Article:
Maybe “nobody’s perfect,” as one character in this masterpiece suggests. But some movies are perfect, and Some Like It Hot is one of them. In Chicago, during the Prohibition era, two skirt-chasing musicians, Joe and Jerry (Tony Curtis and Jack Lemmon), inadvertently witness the St. Valentine’s Day Massacre. In order to escape the wrath of gangland chief Spats Colombo (George Raft), the boys, in drag, join an all-woman band headed for Florida. They vie for the attention of the lead singer, Sugar Kane (Marilyn Monroe), a much-disappointed songbird who warbles “I’m Through with Love” but remains vulnerable to yet another unreliable saxophone player. (When Curtis courts her without his dress, he adopts the voice of Cary Grant–a spot-on impersonation.) The script by director Billy Wilder and I.A.L. Diamond is beautifully measured; everything works, like a flawless clock. Aspiring screenwriters would be well advised to throw away the how-to books and simply study this film. The bulk of the slapstick is handled by an unhinged Lemmon and the razor-sharp Joe E. Brown, who plays a horny retiree smitten by Jerry’s feminine charms. For all the gags, the film is also wonderfully romantic, as Wilder indulges in just the right amounts of moonlight and the lilting melody of “Park Avenue Fantasy.” Some Like It Hot is so delightfully fizzy, it’s hard to believe the shooting of the film was a headache, with an unhappy Monroe on her worst behavior. The results, however, are sublime.

Studio: MGM
Year: 1959
Release Date: May 10, 2011
Run time: 120 minutes
Rating: NR

Audio: DTS HD MA lossless 5.1 mix
Aspect Ratio: 1.66:1
Disc Spec: 1 BD
Region: 1

Billy Wilder’s most popular comedy finally receives the deluxe treatment it deserves. MGM previously released this classic comedy in a nonanamorphic widescreen version a couple of years back. While that edition looked pretty decent this anamorphic transfer puts any previous editions (including my much favored laserdisc edition) to shame. Wilder’s comedy operates as a spoof of gangster films and a comedy about gender roles. Jerry (the late Jack Lemmon) and Joe (Tony Curtis) are two musicians on the lam when they witness the St. Valentine’s Day Massacre. With Spats Columobo (George Raft) and his men looking for the duo they go undercover as musicians cross dressing and joining an all female band headed for a gig in Florida. Becoming a woman allows Joe/Josephine to spent time with Sugar (Marilyn Monroe) the latest woman that catches Joe’s fancy. Jerry/Daphne on the other hand finds himself romanced by a rich man (Joe E. Brown) who won’t take the hint as Jerry tries to blow off his advances.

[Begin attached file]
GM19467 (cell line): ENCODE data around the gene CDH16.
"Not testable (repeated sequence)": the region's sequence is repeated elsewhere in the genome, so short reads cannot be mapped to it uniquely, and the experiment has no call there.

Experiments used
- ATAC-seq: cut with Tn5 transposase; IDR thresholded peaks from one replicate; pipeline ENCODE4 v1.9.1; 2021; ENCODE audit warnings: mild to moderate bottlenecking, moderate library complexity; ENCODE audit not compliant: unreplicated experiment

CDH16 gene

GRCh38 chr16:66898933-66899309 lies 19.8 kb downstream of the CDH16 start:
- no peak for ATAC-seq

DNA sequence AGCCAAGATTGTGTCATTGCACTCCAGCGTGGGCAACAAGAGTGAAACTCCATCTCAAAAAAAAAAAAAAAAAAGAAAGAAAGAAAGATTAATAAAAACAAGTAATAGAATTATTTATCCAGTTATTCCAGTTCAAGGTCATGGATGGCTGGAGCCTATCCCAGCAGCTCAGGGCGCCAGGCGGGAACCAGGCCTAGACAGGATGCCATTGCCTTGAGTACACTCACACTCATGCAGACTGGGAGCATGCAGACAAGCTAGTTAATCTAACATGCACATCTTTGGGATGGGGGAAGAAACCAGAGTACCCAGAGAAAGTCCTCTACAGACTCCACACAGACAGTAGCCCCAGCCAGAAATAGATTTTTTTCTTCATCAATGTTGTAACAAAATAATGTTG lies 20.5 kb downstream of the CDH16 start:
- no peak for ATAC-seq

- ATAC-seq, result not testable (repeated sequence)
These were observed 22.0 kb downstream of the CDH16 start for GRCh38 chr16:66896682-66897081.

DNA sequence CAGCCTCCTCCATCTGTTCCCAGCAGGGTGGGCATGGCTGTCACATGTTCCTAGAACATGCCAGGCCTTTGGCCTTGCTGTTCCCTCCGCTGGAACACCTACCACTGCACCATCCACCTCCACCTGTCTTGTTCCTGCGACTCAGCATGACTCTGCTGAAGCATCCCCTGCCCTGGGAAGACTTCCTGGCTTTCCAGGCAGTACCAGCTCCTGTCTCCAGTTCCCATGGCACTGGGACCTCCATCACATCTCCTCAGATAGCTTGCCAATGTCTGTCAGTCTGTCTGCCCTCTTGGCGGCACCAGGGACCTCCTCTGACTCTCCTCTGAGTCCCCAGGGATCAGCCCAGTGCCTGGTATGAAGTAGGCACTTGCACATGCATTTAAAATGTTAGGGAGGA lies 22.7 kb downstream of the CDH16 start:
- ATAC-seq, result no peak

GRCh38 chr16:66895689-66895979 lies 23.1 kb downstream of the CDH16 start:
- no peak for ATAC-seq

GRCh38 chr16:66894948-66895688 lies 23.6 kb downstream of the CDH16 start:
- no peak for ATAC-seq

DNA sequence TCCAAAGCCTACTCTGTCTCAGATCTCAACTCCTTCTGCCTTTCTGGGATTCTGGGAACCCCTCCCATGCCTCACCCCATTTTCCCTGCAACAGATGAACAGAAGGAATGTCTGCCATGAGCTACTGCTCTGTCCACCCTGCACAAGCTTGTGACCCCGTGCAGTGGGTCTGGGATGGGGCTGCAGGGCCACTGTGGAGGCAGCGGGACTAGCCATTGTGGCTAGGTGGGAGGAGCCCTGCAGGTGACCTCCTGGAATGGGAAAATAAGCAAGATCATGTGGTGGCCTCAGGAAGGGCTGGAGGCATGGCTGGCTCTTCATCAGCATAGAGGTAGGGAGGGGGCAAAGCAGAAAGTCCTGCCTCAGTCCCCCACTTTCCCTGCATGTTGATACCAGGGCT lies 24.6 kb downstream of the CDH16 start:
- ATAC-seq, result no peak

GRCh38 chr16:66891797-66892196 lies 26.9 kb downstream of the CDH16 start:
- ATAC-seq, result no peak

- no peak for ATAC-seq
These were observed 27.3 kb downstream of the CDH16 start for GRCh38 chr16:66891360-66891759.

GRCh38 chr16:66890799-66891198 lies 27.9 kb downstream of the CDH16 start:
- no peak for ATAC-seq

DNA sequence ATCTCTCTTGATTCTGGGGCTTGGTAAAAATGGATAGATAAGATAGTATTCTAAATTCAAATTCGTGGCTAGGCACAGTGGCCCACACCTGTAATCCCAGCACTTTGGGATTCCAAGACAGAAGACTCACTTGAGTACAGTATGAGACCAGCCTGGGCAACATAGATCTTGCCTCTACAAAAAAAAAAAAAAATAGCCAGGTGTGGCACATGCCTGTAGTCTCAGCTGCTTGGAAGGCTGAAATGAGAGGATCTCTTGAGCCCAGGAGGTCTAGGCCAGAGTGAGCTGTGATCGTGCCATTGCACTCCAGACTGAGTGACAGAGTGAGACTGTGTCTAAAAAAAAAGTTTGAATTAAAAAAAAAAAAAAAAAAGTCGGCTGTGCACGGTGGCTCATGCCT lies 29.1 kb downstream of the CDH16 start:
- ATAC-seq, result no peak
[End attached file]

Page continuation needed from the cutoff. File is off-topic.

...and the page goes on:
And you thought the 50’s were tame. One of Wilder’s richest 50’s comedies “Some Like It Hot” continues to be very funny inverting our expectations constantly and playing with the roles that Jerry and Joe take on with their new identities. Joe’s eyes open the most as before he was a pretty ruthless womanizer. Becoming a woman puts him in the crosshairs of every male insight and he’s on the receiving end of all the smirks, comments and passes that he would have used with Sugar before his change. Wilder mixes social commentary so deftly with comedy (like Hitchcock’s work with suspense and social commentary) that at his best–and he’s at his best here–it reminds us how entertaining a movie can be without being heavy handed. It’s also filled with some marvelous in jokes (for example Colombo played by George Raft observes a thug flipping a coin and comments, “Where did you pick up that cheap trick?” Raft of course did the exact thing in one of his signature roles in “Scarface” from 1932).
Movie Quality: 9/10

Print/Audio Quality

The print is presented in 1080p/AVC MPEG-4 with a 1:66:1 aspect ratio. A great movie looks even better in this sharp looking transfer. The black and white imagery of the film looks gorgeous. Originally Marilyn Monroe lobbied to have the film shot in color which Billy Wilder felt wouldn’t work for this comedy (he persuaded her to agree to shoot in black and white when he showed her make up tests for Jack Lemmon and Tony Curtis in color where their make up as women made them look slightly green) while the film certainly would have looked great in color the sumptuous cinematography by Charles Lang looks extremely good in this wonderful looking transfer. Detail is quite good and blacks are solid with a nice array of different textures evident in the transfer.
Print Quality: 9/10

The audio is presented in a DTS-HD MA l0ssless 5.1 mix. This original mono mix has been expanded to a DTS-HD MA 5.1 mix. While the mix has been expanded this film still feels true to its original mono mix which is not a bad thing at all. With films like this one, it is important that they stay to their original audio mix as much as possible. I have seen too many films try to get expanded to a 5.1 mix and then everything falls apart. The soundtrack sounds very good with this new mix filling the soundfield.
Print Quality: 9/10

Special Features

  • Audio Commentary by I.A.L. Diamond’s son, Paul Diamond, along with screenwriting duo Lowell Ganz and Babaloo Mandel
  • The Making of Some Like It Hot
  • The Legacy of Some Like It Hot
  • “Nostalgic Look Back” Documentary
  • Memories from the Sweet Sues Featurette
  • Virtual Hall of Memories
  • Theatrical Trailer [HD]

Special Features: 8/10

Final Thoughts

This was a delightful view into the highs and lows of courtship, love, jealousy, and hate and what havoc can be wrought by schemes devised to satisfy emotional turmoil. With the lovely backdrop of Italy, all is well that ends well for the characters. Michael Keaton as comic relief is brilliant.
Overall Rating: 8.5/10